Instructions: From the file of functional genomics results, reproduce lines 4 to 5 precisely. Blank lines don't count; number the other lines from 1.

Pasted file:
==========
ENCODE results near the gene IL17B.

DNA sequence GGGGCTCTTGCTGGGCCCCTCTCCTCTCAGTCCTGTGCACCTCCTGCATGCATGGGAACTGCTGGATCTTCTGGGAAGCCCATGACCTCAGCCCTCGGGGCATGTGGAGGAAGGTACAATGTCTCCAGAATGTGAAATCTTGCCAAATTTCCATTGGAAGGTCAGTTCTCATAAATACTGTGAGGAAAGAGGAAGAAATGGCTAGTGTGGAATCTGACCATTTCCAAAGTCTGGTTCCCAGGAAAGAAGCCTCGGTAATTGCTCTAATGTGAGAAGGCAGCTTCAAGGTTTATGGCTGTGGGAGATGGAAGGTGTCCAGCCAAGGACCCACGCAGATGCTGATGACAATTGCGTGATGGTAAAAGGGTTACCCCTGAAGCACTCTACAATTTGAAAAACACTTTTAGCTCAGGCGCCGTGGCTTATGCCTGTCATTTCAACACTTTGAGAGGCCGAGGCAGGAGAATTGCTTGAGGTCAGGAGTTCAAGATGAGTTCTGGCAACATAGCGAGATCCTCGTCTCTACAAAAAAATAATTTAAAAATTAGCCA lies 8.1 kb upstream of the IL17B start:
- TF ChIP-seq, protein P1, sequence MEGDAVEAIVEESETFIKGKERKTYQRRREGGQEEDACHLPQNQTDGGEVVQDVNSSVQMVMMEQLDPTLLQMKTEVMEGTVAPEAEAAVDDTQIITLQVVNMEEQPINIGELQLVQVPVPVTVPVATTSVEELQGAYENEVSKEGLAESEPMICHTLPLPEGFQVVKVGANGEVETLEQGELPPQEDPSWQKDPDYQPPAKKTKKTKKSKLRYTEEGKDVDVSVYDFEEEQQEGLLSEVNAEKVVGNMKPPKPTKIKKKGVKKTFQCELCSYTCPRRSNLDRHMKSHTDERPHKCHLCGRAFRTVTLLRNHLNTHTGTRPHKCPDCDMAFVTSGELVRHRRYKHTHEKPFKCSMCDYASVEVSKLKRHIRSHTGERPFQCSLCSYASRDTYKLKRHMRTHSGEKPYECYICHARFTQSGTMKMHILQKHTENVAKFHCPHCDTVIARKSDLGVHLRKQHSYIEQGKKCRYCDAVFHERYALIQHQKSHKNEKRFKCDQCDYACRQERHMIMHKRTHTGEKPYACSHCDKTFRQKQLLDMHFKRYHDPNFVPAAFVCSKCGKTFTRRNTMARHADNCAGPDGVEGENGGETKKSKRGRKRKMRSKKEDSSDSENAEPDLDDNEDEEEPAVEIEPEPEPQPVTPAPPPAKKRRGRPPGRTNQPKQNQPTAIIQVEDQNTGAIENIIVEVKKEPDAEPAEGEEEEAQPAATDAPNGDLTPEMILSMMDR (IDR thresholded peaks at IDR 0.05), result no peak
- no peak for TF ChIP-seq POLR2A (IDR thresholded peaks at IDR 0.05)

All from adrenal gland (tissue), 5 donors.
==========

- no peak for TF ChIP-seq POLR2A (IDR thresholded peaks at IDR 0.05)

All from adrenal gland (tissue), 5 donors.